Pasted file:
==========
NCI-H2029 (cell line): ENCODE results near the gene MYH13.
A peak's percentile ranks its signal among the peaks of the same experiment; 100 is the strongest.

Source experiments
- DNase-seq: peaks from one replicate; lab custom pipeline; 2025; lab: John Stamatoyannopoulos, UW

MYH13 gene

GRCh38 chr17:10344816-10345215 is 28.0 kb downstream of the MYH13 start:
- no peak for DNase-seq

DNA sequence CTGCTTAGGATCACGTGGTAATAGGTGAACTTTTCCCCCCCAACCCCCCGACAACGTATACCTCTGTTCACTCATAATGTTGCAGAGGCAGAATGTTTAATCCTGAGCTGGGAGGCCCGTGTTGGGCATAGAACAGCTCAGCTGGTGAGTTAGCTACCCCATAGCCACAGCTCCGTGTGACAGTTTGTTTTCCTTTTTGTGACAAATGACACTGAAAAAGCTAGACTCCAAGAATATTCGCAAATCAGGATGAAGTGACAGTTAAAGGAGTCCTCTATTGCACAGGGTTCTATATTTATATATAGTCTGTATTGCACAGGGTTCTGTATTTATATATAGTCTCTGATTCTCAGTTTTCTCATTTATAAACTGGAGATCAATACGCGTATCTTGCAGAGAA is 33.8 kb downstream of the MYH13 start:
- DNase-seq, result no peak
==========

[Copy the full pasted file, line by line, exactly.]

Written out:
NCI-H2029 (cell line): ENCODE results near the gene MYH13.
A peak's percentile ranks its signal among the peaks of the same experiment; 100 is the strongest.

Source experiments
- DNase-seq: peaks from one replicate; lab custom pipeline; 2025; lab: John Stamatoyannopoulos, UW

MYH13 gene

GRCh38 chr17:10344816-10345215 is 28.0 kb downstream of the MYH13 start:
- no peak for DNase-seq

DNA sequence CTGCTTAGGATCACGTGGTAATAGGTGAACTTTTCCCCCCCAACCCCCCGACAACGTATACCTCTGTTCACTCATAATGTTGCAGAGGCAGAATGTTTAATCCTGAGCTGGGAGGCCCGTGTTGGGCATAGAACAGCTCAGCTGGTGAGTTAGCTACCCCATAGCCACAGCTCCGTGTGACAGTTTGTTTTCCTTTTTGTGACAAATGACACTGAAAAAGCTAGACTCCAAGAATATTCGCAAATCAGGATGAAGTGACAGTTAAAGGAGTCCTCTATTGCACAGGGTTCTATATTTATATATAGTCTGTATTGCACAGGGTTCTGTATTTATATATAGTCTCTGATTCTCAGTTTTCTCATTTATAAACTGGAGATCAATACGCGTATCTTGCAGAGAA is 33.8 kb downstream of the MYH13 start:
- DNase-seq, result no peak